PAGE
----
WASHINGTON — The Environmental Protection Agency proposed tougher new limits on Tuesday on smokestack emissions from nearly two dozen states that burden downwind areas with air pollution from power plants they can’t control.

At the same time, the EPA moved to remove two states – South Carolina and Florida – from the “good neighbor” rules, saying they don’t contribute significant amounts of smog to other states. The EPA proposal came as Republicans in Congress moved to block President Obama’s plan to force steep cuts in greenhouse gas emissions from U.S. power plants.

The Senate approved two Republican-sponsored resolutions disapproving the power-plant rules and rendering them inoperative. The measures were both approved, 52-46, Tuesday under the little-used Congressional Review Act, which allows Congress to block executive actions it considers onerous with simple majority votes. The maneuver is subject to a presidential veto and has rarely been successful in overturning executive branch rules.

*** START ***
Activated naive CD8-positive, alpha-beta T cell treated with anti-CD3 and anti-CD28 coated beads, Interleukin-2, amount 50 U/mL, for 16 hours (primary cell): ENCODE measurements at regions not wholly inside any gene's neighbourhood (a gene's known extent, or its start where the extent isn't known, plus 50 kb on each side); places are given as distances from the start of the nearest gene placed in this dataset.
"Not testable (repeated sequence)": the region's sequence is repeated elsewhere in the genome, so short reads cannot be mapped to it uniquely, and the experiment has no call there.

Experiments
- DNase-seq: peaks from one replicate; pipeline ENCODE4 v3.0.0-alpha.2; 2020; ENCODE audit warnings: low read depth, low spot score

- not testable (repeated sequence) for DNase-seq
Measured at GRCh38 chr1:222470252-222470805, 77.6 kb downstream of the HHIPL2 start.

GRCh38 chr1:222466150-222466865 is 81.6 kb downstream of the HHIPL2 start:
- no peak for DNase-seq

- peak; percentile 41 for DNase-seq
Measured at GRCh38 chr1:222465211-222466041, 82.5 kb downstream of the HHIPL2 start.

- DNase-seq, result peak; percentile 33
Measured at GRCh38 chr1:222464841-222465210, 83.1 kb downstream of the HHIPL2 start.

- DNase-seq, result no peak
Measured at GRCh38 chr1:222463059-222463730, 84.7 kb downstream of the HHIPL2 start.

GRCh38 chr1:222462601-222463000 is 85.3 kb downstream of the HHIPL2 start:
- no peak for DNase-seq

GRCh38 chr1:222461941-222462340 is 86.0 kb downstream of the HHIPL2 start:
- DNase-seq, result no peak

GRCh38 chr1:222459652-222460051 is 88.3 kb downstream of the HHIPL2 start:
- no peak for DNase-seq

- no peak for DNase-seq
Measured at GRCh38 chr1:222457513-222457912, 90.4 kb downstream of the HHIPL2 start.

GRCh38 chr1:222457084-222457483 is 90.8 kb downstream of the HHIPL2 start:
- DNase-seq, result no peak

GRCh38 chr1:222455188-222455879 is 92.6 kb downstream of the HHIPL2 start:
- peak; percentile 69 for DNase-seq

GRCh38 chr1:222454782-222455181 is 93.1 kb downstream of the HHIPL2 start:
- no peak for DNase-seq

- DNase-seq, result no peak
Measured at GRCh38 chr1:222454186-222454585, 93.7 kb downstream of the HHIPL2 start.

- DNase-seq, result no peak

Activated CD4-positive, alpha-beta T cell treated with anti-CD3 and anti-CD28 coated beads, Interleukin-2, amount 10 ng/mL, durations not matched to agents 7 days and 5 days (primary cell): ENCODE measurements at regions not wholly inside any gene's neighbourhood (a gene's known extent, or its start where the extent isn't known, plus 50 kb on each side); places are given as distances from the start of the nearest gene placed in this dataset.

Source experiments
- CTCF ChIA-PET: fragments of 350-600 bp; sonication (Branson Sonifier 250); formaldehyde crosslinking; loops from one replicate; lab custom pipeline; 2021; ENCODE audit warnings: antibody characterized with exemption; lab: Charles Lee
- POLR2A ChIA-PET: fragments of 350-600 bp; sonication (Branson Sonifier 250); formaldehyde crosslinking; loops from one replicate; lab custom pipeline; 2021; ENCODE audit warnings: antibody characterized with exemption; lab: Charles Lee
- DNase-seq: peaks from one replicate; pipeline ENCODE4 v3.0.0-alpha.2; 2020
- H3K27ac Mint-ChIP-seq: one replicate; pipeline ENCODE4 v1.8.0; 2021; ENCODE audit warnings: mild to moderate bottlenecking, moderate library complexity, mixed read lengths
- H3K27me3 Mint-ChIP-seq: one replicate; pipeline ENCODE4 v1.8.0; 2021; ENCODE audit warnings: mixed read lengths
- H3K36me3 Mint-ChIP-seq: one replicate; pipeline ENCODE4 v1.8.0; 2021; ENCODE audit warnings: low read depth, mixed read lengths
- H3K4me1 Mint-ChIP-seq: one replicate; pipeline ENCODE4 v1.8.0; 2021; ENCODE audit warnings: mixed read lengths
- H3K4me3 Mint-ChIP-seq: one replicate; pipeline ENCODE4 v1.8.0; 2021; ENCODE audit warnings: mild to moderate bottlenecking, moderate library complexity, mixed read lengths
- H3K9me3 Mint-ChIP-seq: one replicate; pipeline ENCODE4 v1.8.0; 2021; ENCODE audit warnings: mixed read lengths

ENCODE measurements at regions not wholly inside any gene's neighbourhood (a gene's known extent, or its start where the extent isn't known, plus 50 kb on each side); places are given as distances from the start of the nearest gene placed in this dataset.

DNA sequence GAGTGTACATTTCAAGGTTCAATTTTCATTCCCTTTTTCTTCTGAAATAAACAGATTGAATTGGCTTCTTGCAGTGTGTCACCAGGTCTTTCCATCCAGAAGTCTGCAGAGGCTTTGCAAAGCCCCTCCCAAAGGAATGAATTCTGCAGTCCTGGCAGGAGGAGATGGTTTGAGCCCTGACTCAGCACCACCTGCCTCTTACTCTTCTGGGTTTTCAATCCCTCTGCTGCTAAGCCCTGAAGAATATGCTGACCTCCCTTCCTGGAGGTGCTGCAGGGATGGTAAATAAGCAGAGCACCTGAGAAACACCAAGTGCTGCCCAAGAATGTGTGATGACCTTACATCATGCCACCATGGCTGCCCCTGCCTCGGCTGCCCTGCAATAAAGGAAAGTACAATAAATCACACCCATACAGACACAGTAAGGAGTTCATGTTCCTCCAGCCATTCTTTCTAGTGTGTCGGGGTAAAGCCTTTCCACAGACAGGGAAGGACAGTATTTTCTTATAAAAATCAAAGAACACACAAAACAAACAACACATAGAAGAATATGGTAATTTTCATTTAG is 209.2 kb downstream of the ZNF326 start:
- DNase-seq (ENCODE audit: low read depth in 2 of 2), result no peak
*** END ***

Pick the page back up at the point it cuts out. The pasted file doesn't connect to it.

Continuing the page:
Sen. Susan Collins, R-Maine, and Sen. Angus King, I-Maine, both opposed both resolutions.

The EPA’s proposal on downwind pollution follows a federal appeals court ruling this summer that upheld the agency’s right to impose the clean-air standards, which block states from adding to air pollution in other localities.

The rule applies mostly to states in the South and Midwest that contribute to soot and smog along the East Coast.

Under the EPA’s proposal, states would have to comply with air quality standards for ozone, or smog, set by the George W. Bush administration in 2008. Current rules are based on pollution standards developed in the late 1990s.

“This update will help protect the health and lives of millions of Americans by reducing exposure to ozone pollution, which is linked to serious public health effects including reduced lung function, asthma … and early death from respiratory and cardiovascular causes,” EPA Administrator Gina McCarthy said in a statement.

The proposal reinforces the obligations states have to address air pollution that is carried across state lines, McCarthy said.

Senate Majority Leader Mitch McConnell of Kentucky focused on the climate rule. He said Obama was “trying to impose deeply regressive energy regulations that would eliminate good-paying jobs, punish the poor and make it even harder for Kentuckians to put food on the table.”

The Senate votes came less than two weeks before Obama and other world leaders are slated to meet in Paris to finalize an agreement to cut carbon emissions worldwide.